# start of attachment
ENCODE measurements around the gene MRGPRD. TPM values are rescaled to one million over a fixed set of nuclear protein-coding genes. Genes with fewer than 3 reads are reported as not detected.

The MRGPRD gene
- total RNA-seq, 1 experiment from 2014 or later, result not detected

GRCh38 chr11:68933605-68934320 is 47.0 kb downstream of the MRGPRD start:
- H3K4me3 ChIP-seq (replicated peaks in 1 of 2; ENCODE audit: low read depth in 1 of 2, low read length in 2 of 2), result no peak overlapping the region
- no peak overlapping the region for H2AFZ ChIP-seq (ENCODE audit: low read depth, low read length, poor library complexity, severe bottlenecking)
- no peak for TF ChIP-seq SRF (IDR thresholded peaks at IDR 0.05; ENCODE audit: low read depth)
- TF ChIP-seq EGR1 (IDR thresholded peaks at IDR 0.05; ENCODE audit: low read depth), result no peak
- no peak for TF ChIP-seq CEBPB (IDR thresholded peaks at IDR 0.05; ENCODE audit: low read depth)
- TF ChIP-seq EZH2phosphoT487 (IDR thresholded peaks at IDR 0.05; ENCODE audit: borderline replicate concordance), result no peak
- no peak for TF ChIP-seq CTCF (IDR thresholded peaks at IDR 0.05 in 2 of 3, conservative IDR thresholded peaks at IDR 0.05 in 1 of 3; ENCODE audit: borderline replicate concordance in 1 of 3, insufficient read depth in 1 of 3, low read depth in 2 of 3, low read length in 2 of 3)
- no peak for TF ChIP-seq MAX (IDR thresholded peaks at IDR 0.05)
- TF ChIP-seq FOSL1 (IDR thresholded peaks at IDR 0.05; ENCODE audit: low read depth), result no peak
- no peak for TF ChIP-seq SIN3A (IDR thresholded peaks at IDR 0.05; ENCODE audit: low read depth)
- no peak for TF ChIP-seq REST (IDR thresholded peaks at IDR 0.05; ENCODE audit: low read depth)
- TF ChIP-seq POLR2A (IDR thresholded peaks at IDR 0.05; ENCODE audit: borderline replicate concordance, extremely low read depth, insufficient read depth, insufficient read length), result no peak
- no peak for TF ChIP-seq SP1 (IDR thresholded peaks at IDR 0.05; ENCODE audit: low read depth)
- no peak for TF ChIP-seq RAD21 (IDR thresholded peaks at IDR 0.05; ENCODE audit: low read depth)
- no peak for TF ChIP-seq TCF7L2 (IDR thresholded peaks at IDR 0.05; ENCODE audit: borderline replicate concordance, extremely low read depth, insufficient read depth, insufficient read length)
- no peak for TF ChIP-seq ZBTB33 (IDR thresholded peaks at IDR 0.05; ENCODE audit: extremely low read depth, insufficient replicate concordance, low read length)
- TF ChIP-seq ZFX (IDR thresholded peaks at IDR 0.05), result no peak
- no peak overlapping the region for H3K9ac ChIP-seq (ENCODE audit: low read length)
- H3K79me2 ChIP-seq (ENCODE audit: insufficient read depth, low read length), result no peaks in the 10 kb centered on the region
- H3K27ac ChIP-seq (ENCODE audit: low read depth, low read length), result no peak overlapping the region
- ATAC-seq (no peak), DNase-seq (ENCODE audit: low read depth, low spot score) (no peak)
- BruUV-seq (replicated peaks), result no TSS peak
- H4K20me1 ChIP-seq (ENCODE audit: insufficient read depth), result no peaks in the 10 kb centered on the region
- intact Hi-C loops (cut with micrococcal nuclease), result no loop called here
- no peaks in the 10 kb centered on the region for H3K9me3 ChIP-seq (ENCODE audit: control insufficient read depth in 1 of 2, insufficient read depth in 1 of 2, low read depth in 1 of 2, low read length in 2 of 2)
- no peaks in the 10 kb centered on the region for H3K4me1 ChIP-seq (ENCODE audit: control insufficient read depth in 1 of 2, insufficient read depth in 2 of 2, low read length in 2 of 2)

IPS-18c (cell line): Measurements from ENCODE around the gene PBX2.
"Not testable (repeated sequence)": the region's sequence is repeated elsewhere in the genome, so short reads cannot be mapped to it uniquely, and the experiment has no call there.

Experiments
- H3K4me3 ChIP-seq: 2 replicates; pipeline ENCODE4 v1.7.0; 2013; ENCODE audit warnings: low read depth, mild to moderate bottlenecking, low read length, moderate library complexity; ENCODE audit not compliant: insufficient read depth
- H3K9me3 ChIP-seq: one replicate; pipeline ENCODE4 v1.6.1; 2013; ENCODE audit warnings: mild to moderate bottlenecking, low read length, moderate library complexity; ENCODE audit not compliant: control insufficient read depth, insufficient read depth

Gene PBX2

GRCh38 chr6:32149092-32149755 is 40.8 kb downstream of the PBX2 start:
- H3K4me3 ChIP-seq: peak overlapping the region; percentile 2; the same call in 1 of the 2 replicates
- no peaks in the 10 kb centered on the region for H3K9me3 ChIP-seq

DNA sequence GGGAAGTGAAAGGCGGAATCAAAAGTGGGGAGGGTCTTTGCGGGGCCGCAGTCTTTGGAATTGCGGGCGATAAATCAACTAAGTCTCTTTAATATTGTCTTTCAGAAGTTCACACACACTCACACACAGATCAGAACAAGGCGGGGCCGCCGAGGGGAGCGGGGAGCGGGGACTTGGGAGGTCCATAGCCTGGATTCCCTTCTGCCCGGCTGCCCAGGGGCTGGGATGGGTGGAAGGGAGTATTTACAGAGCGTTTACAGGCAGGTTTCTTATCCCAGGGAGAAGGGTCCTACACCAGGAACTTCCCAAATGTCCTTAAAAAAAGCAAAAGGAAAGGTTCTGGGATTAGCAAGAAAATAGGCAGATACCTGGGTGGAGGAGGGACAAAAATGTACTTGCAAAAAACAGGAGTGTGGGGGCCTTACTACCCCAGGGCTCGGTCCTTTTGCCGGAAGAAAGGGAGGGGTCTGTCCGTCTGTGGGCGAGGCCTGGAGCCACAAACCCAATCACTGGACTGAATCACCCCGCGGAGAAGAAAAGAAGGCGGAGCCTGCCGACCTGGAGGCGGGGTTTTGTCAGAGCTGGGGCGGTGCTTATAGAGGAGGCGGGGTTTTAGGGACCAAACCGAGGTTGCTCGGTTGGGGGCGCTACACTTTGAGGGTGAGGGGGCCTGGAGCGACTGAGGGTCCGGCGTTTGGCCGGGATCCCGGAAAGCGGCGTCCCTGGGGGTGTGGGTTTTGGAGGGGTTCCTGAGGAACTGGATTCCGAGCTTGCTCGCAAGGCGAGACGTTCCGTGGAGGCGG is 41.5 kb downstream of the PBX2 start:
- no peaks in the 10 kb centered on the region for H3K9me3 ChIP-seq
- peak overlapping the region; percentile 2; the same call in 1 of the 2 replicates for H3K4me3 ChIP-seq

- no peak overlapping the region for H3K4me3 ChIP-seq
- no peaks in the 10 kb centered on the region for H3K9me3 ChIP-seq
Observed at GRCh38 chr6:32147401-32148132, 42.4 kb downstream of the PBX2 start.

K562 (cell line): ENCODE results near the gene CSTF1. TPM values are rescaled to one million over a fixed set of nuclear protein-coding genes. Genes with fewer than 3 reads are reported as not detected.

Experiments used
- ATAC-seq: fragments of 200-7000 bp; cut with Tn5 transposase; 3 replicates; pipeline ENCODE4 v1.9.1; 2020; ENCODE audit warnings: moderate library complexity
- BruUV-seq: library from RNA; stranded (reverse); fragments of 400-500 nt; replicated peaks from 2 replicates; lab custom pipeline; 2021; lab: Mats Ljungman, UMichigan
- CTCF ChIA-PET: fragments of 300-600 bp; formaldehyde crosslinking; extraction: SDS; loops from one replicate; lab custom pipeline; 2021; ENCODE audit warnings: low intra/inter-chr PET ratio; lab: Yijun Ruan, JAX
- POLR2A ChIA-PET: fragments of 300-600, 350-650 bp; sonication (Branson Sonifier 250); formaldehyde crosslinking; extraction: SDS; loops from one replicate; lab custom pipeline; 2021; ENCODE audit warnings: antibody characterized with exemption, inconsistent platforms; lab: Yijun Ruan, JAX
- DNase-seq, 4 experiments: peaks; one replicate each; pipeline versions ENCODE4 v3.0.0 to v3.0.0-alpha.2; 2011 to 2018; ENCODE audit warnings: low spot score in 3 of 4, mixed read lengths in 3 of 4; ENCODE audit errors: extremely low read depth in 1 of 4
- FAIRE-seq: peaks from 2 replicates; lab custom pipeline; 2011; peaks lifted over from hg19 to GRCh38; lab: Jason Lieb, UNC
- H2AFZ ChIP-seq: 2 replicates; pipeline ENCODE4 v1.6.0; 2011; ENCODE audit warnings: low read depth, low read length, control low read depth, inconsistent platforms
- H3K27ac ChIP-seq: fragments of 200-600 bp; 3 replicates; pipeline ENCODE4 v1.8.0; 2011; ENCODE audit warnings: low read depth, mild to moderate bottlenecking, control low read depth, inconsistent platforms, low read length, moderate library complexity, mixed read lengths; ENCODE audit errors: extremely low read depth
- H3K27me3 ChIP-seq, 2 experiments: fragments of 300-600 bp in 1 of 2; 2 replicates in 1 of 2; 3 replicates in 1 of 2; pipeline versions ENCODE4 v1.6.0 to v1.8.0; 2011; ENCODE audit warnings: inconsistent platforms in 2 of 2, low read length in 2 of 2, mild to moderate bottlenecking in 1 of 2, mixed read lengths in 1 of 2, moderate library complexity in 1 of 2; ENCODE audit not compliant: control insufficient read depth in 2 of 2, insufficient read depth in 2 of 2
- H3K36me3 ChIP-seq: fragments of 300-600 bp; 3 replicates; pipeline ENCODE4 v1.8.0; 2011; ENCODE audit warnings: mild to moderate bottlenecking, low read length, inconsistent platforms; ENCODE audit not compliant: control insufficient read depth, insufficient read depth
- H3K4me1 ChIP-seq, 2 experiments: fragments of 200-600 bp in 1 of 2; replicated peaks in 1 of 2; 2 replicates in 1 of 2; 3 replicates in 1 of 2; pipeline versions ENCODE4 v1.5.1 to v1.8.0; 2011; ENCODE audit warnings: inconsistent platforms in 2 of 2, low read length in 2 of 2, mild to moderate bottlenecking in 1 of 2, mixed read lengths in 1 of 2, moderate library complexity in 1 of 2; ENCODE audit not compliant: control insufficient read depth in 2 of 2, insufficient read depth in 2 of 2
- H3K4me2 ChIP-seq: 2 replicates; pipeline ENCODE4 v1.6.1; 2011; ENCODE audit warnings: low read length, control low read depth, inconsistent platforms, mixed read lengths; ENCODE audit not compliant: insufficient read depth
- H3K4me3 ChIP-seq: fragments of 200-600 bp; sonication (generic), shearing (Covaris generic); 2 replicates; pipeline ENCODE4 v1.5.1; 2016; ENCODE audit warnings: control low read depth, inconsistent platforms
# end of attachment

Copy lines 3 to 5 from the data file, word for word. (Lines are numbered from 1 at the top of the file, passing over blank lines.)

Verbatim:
- total RNA-seq, 1 experiment from 2014 or later, result not detected

GRCh38 chr11:68933605-68934320 is 47.0 kb downstream of the MRGPRD start:
- H3K4me3 ChIP-seq (replicated peaks in 1 of 2; ENCODE audit: low read depth in 1 of 2, low read length in 2 of 2), result no peak overlapping the region